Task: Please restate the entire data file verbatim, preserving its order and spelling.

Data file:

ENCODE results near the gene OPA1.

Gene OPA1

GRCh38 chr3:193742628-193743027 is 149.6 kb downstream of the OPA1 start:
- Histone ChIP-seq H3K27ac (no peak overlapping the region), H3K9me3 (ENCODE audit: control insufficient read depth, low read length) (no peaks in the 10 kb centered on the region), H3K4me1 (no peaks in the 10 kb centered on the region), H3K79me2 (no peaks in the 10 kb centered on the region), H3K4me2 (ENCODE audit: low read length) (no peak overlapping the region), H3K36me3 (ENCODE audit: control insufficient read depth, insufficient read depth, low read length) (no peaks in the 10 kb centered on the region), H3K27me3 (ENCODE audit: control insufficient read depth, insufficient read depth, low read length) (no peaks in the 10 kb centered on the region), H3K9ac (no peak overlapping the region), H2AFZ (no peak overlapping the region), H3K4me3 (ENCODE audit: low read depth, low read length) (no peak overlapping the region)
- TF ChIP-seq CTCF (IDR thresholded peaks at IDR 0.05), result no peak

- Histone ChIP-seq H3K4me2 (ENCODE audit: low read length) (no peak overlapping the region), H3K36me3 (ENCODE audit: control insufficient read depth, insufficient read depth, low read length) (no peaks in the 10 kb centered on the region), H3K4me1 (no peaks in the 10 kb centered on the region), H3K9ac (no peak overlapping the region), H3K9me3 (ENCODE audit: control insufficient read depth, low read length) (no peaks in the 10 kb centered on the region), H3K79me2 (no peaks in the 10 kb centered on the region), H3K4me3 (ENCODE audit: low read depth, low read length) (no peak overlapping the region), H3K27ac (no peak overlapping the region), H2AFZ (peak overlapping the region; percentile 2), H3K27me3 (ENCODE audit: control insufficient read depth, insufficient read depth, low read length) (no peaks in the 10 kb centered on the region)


ENCODE results near the gene OPA1.

Gene OPA1

GRCh38 chr3:193742628-193743027 is 149.6 kb downstream of the OPA1 start:
- Histone ChIP-seq H3K27ac (no peak overlapping the region), H3K9me3 (ENCODE audit: control insufficient read depth, low read length) (no peaks in the 10 kb centered on the region), H3K4me1 (no peaks in the 10 kb centered on the region), H3K79me2 (no peaks in the 10 kb centered on the region), H3K4me2 (ENCODE audit: low read length) (no peak overlapping the region), H3K36me3 (ENCODE audit: control insufficient read depth, insufficient read depth, low read length) (no peaks in the 10 kb centered on the region), H3K27me3 (ENCODE audit: control insufficient read depth, insufficient read depth, low read length) (no peaks in the 10 kb centered on the region), H3K9ac (no peak overlapping the region), H2AFZ (no peak overlapping the region), H3K4me3 (ENCODE audit: low read depth, low read length) (no peak overlapping the region)
- TF ChIP-seq CTCF (IDR thresholded peaks at IDR 0.05), result no peak

- Histone ChIP-seq H3K4me2 (ENCODE audit: low read length) (no peak overlapping the region), H3K36me3 (ENCODE audit: control insufficient read depth, insufficient read depth, low read length) (no peaks in the 10 kb centered on the region), H3K4me1 (no peaks in the 10 kb centered on the region), H3K9ac (no peak overlapping the region), H3K9me3 (ENCODE audit: control insufficient read depth, low read length) (no peaks in the 10 kb centered on the region), H3K79me2 (no peaks in the 10 kb centered on the region), H3K4me3 (ENCODE audit: low read depth, low read length) (no peak overlapping the region), H3K27ac (no peak overlapping the region), H2AFZ (peak overlapping the region; percentile 2), H3K27me3 (ENCODE audit: control insufficient read depth, insufficient read depth, low read length) (no peaks in the 10 kb centered on the region)